4. Royal Blood (Roblox)

Appearing halfway through Roblox’s annual award ceremony, The Blocky’s, Brighton’s groove-driven duo brought some no thrills, dirty rock’n’roll to Roblox. While it may lack the pomp and ceremony of some of the slicker fully animated virtual showcases, this is one of the few genuinely live performances to grace a video game. That, alone, would qualify the game to rank highly in this best in-game concerts list.

With most bands getting game developers to animate their avatars to their studio versions of their track (see almost every other performance on this list), this riffy duo brought a slick, faultless live rock performance to a video game. The best part? They not only killed it, but also introduced a whole new generation to live guitar music in the process. Win-win, right?

5. Lil Nas X (Roblox)

With Roblox attracting a jaw-dropping 33 million daily users, it was only ever a matter of time until the kid’s creation platform started hosting some bonafide megastars. The most famous of them all? Lil Nas X.

For the viral rapper’s first video game performance, Lil Nas X and Roblox pulled out all the stops. In a literally larger-than-life performance, a gigantic motion-captured Lil Nas X towered above legions of his adoring fans, while an intricately rendered fantasy world warped to match the themes of each song he performed. With the average age of a Roblox player being about 10, unsurprisingly, there wasn’t a sweat and latex-filled recreation of the sex-laden ‘Montero (Call Me By Your Name)’.

Still, despite being a toned-down and markedly more kid-friendly affair than the Lil Nas X we’re used to, his gaming debut was an enormous success. Thanks to the delight of his younger fans, his Saturday performance did so well that the hip-hop sensation delivered the same set encore on Sunday, too, letting fans enjoy one of the best in-game concerts again if they missed it the first time.

Thanks to its brilliant animations, fun-filled setlist, and some impressive visual variety, Lil Nas X’s Roblox residency was an utter blast. Other artists, take note – this is how it’s done.

6. Hospitality In The Void/ On the Grid (Minecraft)

Back in the before times, one of my favourite things to do was blow off some steam at a DNB night: filled with stellar light shows, pounding bass and more than a few googly-eyed Garys, drum and bass nights represent some of the best aspects of clubbing culture. With Hospital Records holding the crown for hosting the biggest and best DNB events in the UK, during lockdown they decided to bring the bass to the block.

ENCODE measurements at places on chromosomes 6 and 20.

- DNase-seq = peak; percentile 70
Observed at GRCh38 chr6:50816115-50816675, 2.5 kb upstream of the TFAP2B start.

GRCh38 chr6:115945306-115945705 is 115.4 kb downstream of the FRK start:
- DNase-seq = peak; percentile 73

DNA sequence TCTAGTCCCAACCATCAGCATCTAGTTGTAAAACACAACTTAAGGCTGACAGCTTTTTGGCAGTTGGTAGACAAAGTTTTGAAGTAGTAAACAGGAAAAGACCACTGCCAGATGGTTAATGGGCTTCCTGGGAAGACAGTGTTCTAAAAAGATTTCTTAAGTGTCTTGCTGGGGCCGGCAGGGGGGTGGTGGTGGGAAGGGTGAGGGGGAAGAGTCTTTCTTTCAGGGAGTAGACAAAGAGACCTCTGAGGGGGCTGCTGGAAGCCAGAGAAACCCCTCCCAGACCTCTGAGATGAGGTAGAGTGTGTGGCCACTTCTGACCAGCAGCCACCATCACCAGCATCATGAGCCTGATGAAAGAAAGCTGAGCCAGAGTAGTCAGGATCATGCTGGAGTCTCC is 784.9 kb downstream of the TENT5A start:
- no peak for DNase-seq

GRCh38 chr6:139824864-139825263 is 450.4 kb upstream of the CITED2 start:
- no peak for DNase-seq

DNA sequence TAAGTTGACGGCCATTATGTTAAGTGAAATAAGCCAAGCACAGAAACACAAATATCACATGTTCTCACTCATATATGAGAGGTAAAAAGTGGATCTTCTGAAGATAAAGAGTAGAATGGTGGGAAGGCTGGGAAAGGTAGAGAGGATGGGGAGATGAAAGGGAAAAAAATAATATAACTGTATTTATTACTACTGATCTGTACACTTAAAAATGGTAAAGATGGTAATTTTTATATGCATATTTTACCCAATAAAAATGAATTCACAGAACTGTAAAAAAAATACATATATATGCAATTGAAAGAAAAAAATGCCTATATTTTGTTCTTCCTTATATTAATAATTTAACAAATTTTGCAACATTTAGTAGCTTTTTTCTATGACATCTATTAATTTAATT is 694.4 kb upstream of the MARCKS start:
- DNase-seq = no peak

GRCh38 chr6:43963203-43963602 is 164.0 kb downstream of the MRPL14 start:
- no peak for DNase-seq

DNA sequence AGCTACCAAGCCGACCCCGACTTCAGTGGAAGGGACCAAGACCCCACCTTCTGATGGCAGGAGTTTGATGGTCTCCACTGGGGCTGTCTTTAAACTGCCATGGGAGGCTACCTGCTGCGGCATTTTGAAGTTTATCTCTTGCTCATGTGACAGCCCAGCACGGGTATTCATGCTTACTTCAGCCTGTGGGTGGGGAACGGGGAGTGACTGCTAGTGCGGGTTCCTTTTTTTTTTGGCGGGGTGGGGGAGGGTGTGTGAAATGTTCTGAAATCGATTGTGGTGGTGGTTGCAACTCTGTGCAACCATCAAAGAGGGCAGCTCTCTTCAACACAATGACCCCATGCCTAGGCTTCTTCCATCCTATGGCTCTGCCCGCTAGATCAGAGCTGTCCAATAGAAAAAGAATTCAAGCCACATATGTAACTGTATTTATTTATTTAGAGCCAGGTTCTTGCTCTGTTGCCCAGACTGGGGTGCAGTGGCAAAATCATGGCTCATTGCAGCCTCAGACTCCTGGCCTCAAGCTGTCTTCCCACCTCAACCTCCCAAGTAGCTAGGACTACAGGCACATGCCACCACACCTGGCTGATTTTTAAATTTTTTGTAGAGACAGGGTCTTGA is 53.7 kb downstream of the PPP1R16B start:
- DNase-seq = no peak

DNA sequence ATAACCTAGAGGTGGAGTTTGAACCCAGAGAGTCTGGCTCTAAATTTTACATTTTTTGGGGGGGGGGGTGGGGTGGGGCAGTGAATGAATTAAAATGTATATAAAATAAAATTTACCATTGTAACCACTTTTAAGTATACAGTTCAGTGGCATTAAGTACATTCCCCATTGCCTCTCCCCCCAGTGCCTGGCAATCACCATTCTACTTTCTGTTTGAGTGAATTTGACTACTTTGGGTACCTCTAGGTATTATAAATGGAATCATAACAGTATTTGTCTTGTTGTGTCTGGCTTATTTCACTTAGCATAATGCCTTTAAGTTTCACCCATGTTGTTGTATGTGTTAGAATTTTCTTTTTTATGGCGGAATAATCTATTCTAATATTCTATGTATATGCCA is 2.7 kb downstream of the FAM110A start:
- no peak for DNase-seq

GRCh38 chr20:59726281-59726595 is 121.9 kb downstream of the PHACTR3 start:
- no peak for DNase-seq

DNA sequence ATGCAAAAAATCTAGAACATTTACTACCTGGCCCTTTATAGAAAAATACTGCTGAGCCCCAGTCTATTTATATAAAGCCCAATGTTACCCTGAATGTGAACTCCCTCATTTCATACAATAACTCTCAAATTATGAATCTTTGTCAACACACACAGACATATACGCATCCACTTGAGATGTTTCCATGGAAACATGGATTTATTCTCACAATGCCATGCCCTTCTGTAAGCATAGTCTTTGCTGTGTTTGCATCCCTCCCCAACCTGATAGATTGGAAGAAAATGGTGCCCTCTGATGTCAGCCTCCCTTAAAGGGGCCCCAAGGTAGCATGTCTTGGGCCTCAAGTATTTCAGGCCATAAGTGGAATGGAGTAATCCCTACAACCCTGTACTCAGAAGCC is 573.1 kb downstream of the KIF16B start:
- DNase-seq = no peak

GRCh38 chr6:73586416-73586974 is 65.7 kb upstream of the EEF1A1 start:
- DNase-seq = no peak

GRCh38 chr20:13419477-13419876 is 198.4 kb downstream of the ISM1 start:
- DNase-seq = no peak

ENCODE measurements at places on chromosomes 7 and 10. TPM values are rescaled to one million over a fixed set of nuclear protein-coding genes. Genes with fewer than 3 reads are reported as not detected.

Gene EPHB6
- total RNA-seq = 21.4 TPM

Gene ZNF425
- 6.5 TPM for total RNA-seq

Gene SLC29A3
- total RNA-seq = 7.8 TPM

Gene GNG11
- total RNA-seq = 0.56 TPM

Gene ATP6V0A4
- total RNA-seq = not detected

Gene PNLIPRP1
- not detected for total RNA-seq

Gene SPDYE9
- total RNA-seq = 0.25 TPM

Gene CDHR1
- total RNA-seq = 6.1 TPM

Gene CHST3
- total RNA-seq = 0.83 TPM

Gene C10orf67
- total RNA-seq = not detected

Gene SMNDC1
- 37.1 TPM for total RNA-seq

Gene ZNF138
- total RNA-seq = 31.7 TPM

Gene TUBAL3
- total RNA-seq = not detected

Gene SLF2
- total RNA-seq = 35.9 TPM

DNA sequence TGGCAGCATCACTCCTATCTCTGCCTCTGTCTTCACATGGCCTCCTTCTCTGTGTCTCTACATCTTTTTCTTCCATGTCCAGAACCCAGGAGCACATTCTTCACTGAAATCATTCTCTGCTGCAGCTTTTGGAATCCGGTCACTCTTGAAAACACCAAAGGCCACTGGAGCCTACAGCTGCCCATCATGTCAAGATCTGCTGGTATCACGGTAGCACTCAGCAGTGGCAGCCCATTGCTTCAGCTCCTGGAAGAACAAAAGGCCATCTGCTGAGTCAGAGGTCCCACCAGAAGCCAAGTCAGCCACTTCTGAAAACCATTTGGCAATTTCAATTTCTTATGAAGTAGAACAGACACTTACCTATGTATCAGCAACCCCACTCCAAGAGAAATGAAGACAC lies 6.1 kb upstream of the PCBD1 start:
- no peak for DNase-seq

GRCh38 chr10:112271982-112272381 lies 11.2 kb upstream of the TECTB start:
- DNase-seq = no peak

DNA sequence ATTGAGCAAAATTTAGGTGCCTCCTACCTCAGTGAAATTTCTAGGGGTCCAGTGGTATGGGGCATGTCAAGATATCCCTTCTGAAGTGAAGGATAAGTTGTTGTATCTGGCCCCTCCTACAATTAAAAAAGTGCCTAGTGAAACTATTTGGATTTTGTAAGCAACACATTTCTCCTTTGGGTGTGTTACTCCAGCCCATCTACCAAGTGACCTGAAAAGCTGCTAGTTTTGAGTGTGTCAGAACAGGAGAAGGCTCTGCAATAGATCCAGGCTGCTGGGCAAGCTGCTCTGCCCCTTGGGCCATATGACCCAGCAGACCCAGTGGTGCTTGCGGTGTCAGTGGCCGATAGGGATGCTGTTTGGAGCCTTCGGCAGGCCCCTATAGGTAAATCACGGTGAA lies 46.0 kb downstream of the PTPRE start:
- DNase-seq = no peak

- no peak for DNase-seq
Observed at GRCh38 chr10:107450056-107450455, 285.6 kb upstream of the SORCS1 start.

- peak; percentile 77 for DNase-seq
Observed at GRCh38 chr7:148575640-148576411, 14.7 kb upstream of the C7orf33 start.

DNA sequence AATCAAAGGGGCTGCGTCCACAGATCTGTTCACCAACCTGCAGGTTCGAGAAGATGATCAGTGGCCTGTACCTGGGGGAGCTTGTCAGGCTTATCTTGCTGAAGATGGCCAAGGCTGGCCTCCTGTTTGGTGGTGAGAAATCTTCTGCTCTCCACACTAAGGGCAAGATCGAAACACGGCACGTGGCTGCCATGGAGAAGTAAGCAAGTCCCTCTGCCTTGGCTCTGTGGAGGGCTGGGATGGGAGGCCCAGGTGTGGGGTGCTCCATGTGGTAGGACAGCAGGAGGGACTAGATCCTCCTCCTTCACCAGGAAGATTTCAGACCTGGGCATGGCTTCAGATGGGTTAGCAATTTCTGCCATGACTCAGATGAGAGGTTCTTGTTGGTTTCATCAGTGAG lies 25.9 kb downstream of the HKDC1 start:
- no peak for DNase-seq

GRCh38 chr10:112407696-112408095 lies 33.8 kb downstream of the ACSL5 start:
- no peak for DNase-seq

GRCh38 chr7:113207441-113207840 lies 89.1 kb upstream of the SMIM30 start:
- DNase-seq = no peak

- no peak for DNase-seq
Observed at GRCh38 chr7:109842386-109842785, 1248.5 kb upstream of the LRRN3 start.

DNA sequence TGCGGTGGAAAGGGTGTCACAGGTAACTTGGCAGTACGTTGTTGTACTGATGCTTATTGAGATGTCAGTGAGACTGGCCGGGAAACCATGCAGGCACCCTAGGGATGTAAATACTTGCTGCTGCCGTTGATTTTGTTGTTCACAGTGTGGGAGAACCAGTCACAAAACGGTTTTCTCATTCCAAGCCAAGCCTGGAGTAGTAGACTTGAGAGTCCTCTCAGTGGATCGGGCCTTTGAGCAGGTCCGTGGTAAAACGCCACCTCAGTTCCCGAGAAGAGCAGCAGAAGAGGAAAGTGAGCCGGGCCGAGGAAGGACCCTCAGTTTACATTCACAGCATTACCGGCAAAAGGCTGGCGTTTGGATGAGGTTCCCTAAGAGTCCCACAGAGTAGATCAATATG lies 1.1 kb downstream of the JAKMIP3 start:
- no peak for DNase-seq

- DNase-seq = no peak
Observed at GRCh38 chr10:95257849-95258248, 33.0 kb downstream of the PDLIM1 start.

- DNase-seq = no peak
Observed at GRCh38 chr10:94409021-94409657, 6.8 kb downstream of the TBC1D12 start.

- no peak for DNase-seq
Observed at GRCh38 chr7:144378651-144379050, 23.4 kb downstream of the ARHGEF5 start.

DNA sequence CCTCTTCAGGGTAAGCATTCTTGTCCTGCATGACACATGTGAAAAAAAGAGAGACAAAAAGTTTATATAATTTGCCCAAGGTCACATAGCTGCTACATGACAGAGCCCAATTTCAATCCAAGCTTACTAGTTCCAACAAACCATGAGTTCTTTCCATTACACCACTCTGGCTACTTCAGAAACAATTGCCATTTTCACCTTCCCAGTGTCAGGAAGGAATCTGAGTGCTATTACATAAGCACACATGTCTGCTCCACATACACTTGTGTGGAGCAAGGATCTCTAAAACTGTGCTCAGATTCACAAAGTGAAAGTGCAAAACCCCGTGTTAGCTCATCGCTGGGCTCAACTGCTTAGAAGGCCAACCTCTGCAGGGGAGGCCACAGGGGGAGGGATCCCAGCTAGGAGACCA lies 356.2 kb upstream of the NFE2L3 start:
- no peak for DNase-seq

I am, of course, talking about Minecraft. Hosting not one but two retro-looking raves, these Minecraft mess fests let ravers enjoy some subwoofer-bothering sets from the likes of S.P.Y and London Elektricity.

Watching hundreds of players swarm around a giant blocky rave venue was utterly bizarre, but surprisingly heart-warming. Thanks to some great commentary from Tony (otherwise known as Hospital Records’ owner, London Elektricity himself) and a lobby that oozed a generally joyous and friendly vibe, it was the closest to a good night out this side of lockdown.

While we can’t wait to experience some gurning faces and bowel-shaking bass back in the club, there’s definitely something to be said about raving without some bloke gobbing on your shoe in the smoking area.

7. KoRn (Adventure Quest 3D)

When noughties nu-metal kings KoRn hopped on the virtual gig bandwagon in 2019, they chose a suitably weird and murky-looking virtual venue – Adventure Quest 3D. While this niche and blocky-looking MMO lacks the visual flair or grandiosity of Fortnite, KoRn’s Adventure Quest performance cleverly transformed a sticky mosh pit into an MMO dungeon.

As Jonathon Davis’ scat-loving quintet mimed along to pre-recorded versions of classics like ‘Freak On A Leash’, thousands of players emoting in the medieval mosh pit found themselves dispatching some very literal freaks which text prompts revealed were ‘off their leash’.

OK, it may not have been the height of musical or gaming sophistication, but this is KoRn we’re talking about after all. With each of the band’s proceeding songs inspiring another loosely themed boss fight, this dungeon-based approach offered a truly unique interactive twist on the gamer gig, even if it’s not up to the standards of today’s best in-game concerts.

Sure, the lack of live recordings from a ‘proper’ band was a bit of a shame, but the whole dungeon-meets-concert concept was enjoyably silly and entirely interactive. Not having a health-draining enemy battering you to ‘Got the Life?’, though? Unforgivable.